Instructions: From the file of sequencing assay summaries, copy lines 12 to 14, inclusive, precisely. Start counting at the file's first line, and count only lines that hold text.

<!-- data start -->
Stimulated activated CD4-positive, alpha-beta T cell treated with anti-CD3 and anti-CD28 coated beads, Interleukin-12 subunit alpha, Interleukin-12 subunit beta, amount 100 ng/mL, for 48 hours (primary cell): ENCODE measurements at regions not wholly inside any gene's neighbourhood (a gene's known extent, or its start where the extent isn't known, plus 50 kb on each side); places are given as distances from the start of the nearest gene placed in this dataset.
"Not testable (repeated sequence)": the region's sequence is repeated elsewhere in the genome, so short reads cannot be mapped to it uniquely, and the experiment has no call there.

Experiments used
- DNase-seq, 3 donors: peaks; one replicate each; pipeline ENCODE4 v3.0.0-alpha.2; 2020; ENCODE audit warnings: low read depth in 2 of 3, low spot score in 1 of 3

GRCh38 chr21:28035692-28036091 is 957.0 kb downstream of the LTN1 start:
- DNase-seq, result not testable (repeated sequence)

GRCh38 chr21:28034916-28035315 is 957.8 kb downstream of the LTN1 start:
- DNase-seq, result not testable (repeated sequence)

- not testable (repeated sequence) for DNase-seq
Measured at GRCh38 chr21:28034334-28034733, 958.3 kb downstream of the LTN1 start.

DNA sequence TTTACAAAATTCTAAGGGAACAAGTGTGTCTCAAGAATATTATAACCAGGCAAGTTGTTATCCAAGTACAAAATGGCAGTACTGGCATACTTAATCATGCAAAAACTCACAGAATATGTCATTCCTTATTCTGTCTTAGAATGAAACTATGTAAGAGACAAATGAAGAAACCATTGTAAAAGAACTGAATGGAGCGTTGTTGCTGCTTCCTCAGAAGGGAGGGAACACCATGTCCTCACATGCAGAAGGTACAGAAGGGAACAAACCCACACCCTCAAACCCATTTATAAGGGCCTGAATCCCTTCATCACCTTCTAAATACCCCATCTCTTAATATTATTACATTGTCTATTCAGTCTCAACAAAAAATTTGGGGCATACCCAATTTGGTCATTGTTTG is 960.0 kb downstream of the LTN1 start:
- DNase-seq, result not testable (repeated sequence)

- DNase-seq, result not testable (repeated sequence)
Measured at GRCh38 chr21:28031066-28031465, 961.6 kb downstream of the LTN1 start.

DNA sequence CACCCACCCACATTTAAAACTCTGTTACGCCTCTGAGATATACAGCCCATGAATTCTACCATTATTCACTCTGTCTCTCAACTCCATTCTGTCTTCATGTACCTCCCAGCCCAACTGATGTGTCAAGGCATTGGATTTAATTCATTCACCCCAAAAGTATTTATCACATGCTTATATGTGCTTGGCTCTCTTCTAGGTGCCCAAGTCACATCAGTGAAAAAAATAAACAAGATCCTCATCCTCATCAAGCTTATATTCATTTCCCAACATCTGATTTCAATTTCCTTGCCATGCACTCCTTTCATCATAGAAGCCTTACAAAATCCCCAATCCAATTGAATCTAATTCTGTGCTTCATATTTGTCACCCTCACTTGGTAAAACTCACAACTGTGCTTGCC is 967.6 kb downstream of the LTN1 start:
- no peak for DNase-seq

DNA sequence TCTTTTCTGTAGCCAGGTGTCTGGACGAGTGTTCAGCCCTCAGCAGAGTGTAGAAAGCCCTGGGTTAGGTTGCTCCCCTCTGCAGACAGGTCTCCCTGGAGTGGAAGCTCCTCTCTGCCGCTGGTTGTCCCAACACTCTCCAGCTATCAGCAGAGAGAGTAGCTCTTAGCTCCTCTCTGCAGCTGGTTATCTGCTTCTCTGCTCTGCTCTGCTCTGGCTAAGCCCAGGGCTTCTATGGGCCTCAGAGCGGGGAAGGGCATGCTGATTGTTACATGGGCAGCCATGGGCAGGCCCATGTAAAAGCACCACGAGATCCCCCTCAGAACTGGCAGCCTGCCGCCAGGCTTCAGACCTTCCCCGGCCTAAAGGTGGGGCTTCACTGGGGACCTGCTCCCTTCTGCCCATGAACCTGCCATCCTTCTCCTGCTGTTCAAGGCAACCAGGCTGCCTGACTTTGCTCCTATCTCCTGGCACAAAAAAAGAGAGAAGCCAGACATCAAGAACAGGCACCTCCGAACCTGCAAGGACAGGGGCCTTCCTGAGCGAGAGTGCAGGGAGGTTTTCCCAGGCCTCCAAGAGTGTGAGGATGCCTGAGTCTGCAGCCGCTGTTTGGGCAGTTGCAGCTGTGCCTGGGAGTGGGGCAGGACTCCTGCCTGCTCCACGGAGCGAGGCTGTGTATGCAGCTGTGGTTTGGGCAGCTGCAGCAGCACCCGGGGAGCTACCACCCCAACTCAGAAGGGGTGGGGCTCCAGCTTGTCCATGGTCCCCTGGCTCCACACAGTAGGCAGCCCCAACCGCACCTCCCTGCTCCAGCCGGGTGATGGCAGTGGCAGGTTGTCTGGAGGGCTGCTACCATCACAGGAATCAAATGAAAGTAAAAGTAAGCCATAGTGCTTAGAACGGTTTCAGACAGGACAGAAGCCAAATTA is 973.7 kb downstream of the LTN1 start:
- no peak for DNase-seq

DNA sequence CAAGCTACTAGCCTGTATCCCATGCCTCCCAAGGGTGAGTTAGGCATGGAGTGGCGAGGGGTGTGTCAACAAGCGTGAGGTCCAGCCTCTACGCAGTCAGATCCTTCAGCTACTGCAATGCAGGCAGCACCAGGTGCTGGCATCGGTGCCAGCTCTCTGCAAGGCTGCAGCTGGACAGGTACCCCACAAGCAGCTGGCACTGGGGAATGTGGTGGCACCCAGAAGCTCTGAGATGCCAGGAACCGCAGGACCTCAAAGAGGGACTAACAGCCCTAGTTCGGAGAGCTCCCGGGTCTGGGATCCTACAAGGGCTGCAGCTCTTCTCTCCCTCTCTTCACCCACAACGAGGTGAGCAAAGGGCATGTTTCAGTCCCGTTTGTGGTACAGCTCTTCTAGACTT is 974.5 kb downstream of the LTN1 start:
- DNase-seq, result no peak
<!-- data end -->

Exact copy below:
- DNase-seq, result not testable (repeated sequence)

- DNase-seq, result not testable (repeated sequence)
Measured at GRCh38 chr21:28031066-28031465, 961.6 kb downstream of the LTN1 start.